Chunky marled yarn makes colorful, warm, and quick-to-knit accessories. This week we’re looking at Universal Yarn Major, a great example of marled yarn. Yesterday’s post covered four practical, free knitting Universal Yarn patterns. Today, I’ve developed a fun design that features a spiral created by textured decreases.
This beanie is knit from the bottom up. Major is the perfect yarn for this because it creates gradient stripes in decently wide swaths. At least that is perfect for me: I like substantial stripes in a hat. Rather than just knit the crown in plain stockinette, I thought I’d add a textured stitch.
This is partially so that I don’t get too bored when I’m knitting. I’m not one to enjoy knitting plain rounds for thousands of stitches — I need something to look forward to, something to count. So that’s why I added these capped stitches to create the texture. As I was knitting, I noticed by the second round that this texture would lend itself to a spiral look, and it could be made without causing a loss of stitches or it could be used as a decrease itself.
To make this stitch without decreasing,
Slip 1 purlwise, yarn over, knit 1, pass slipped stitch over first 2 loops on the right-hand needle.
I’m calling this capped stitches (csts) because it’s not a bind off, nor is it a tuck stitch, nor even a wrapped stitch.
If you were to place a stitch marker just before a capped stitch, and then continue to work capped stitches on following rounds, the stitch marker would gradually move towards the right because the capped stitches adjust the position of all the stitches. Even though a yarn-over is added, the column of stitches shifts over by one.
To make this stitch with a decrease, do the following:
Slip 1 purlwise, knit 2, pass slipped stitch over first 2 loops on the right-hand needle. I’m calling this capped stitch decrease (cstdec). By leaving out a yarn-over, you actually lose 1 stitch each time you work a pair of capped stitches, as if it were a SKP (slip 1, knit 1, pass slipped st over) decrease.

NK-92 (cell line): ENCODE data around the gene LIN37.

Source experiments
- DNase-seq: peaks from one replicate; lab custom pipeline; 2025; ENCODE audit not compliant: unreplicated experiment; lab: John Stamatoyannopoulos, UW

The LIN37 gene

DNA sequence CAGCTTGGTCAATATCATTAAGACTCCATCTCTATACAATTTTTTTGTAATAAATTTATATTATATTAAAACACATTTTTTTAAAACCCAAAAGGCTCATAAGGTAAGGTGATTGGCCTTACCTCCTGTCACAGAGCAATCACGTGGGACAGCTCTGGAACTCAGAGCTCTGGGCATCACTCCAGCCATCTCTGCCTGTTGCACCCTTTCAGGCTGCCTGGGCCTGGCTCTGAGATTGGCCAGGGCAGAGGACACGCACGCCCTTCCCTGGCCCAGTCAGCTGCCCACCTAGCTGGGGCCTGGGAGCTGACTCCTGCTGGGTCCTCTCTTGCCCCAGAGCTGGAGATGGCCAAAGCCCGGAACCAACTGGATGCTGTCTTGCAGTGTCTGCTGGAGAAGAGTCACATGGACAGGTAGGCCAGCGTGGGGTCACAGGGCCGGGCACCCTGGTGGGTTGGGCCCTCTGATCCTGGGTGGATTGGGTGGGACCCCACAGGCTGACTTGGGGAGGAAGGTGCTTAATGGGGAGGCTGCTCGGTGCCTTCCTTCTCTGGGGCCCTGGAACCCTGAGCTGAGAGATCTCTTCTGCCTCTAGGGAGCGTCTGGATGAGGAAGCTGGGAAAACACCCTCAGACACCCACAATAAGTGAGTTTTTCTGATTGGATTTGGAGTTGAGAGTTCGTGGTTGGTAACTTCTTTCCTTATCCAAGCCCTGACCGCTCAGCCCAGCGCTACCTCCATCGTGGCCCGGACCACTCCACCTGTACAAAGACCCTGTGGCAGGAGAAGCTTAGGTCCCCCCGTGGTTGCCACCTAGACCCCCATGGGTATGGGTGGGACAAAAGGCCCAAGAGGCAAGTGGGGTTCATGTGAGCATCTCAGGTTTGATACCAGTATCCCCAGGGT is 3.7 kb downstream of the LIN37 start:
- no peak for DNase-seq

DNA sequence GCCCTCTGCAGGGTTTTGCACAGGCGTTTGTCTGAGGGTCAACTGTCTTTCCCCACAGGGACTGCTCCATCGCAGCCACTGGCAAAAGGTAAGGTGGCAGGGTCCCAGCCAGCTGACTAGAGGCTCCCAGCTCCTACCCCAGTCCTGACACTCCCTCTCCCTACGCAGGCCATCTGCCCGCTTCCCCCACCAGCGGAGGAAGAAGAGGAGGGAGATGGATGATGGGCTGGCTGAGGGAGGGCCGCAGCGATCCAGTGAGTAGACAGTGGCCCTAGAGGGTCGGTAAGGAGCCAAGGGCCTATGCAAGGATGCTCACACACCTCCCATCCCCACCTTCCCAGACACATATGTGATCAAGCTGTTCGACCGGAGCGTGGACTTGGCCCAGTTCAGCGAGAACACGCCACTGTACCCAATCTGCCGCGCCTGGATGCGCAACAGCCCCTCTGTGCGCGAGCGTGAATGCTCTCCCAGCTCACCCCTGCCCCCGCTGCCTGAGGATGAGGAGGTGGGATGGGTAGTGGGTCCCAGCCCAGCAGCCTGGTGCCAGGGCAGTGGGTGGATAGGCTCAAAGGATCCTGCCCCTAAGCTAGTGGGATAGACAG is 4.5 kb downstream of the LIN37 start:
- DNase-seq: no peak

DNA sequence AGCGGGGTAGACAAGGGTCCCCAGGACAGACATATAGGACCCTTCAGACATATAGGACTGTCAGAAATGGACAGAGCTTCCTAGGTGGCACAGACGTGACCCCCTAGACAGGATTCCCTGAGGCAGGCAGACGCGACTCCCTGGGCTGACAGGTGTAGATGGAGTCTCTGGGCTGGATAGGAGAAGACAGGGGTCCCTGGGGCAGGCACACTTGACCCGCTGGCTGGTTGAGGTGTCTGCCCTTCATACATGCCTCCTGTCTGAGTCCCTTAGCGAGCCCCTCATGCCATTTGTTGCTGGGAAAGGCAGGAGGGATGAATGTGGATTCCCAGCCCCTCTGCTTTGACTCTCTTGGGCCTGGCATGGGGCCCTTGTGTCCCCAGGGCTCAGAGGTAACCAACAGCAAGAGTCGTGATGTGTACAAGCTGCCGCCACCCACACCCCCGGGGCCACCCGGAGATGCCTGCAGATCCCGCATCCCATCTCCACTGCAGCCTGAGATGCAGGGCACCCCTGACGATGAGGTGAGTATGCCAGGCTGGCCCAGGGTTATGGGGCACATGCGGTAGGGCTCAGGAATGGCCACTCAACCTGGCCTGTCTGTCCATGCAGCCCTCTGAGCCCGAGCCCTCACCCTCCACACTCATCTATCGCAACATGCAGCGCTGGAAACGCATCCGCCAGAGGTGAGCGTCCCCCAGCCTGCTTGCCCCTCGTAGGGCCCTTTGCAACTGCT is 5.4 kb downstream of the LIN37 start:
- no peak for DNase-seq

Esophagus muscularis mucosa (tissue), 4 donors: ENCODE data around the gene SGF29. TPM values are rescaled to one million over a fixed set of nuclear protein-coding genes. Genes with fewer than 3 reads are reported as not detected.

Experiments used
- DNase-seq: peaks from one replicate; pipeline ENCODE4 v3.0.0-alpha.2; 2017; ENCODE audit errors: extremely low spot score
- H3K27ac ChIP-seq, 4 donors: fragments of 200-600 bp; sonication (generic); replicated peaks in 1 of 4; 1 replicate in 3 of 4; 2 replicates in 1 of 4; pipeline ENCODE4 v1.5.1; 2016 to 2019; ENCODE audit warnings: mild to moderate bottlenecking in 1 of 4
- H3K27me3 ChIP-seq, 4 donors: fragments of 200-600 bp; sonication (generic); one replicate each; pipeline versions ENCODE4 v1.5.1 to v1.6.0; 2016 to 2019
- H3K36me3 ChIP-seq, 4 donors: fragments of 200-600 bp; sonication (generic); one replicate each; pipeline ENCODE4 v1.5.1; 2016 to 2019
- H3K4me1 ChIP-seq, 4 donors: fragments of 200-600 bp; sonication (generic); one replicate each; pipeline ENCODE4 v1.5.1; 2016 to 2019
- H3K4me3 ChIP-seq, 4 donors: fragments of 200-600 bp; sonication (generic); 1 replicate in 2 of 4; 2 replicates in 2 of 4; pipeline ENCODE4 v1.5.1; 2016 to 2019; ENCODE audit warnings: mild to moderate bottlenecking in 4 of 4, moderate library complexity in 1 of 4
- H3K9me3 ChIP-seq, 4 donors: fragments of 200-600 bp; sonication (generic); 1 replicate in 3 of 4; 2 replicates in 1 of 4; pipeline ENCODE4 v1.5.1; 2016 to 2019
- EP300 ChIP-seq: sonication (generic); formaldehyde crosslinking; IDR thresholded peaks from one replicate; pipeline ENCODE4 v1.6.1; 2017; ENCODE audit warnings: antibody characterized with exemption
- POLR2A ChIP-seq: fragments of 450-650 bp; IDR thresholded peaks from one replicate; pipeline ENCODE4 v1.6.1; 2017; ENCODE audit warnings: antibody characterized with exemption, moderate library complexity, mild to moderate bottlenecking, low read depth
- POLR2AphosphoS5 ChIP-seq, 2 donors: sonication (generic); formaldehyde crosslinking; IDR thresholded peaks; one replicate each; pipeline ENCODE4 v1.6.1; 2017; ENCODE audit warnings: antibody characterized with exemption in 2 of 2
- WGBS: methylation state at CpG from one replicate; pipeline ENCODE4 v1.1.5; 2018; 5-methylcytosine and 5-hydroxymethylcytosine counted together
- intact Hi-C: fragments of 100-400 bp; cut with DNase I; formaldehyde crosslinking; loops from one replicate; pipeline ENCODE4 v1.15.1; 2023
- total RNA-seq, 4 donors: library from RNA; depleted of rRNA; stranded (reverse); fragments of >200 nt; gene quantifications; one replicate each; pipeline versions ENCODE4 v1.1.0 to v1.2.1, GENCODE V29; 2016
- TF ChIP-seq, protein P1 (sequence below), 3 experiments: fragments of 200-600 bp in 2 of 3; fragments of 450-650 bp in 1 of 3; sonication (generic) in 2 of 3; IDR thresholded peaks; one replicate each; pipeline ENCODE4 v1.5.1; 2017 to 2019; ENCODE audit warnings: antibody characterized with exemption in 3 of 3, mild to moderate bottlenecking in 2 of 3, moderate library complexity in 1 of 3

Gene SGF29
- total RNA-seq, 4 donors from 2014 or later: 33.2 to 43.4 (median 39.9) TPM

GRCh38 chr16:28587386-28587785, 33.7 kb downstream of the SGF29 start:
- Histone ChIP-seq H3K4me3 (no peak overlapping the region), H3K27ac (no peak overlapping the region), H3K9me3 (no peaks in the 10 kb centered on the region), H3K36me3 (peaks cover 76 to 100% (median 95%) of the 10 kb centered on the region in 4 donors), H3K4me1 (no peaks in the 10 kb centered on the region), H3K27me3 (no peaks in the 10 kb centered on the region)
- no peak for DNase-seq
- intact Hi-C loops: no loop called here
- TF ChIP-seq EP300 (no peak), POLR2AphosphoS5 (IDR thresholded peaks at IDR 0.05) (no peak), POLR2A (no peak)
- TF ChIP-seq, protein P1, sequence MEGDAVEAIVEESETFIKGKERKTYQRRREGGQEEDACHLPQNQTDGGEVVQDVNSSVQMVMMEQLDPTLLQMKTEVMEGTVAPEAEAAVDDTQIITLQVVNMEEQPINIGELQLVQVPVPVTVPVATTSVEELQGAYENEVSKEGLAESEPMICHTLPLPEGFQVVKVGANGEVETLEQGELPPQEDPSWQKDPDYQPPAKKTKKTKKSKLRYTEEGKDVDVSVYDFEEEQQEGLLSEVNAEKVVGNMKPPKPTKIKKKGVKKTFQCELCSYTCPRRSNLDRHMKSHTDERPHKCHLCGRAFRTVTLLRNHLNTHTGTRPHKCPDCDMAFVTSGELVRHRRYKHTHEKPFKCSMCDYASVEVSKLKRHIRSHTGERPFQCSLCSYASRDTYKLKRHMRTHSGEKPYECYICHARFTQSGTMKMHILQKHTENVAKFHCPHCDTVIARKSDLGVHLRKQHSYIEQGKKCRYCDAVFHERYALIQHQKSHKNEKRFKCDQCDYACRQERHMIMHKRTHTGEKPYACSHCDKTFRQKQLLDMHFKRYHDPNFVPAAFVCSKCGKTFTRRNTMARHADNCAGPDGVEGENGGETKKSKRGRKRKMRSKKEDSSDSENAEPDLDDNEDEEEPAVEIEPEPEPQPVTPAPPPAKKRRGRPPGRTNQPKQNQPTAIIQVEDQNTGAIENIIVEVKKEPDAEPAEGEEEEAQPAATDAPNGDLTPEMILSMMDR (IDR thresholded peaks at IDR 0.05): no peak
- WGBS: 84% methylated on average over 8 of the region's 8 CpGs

To knit this beanie, you need a 16″ [40cm] long size US 10 [6mm] circular needle. If you don’t like to work magic loop, then you’ll also need a set of 4 or 5 double-pointed needles the same size to the shorter rounds near the top. It’s an adult-size hat, and you don’t need to worry about gauge as long as you’re getting 14 to 17 stitches to 4″ [10cm].
The Beanie Pattern
Cast on 60 sts, join to knit in the round, being careful not to twist.
Rnd 1: [K2, p1, ktbl, p1] around.
Rep Rnd 1 until ribbing measures 3″ [8.5cm]
Next Rnd: K6, [m1, k12] 4 times, m1, k6. 165 sts. Place marker (pm) to denote beginning of round.
Rnd 1: [Csts (see definition above), k11] 5 times.
Rnd 2 (and all subsequent even rounds): Knit around.
Rnd 3: K1, [csts, k11] 4 times, csts, k10.
Rnd 5: K2, [csts, k11] 4 times, csts, k9.
Rnd 7: Knit 1 more st past marker than previous odd row, [csts, k11] 4 times, csts, knit to marker.
Rnd 8: Knit.
Rep Rnds 7 & 8 until the capped stitches straddle the stitch before and after the marker, remove marker for this round, then continue in pattern as established until beanie from cast-on edge measures 6″ [15cm]. You may return the marker to its place to indicate the beginning of the round.
Decreasing for crown
The beginning of the round will appear to shift substantially during the decrease rounds, so a locking stitch marker attached to the first stitch would be a practical way to keep track of the actual beginning of the round.
Rnd 1: [Cstdec (see definition above), k10] 5 times. 60 sts
Rnd 2 (and all subsequent even rounds): Knit.
Rnd 3: K1, [cstdec, k9] 4 times, cstdec, k8. 55 sts
Rnd 5: K2, [cstdec, k8] 4 times, cstdec, k7. 50 sts
Rnd 7: K 1 more stitch past marker than previous odd rnd, [cstdec, knit 1 fewer st between capped sts than previous odd rnd] 4 times, cstdec, knit to marker. 45 sts
Rnd 8: Knit.
Rep Rnds 7 & 8 until you have 10 sts.
Last rnd: [K2tog] 5 times.
Securing the top
Thread the yarn onto a large-eyed yarn needle and insert the needle through all the stitches and cinch the top of the beanie closed. Then weave in all ends. This knitted beanie looks perfect in Universal Yarn Major in the Russet colorway!
Join me tomorrow, I’ll show you some different options for finishing this beanie pattern.
This is part 4 of 5 in this series.
Go back to part 3: 4 free patterns to knit with Major yarn
[shareaholic app=”follow_buttons” id=”23784471″]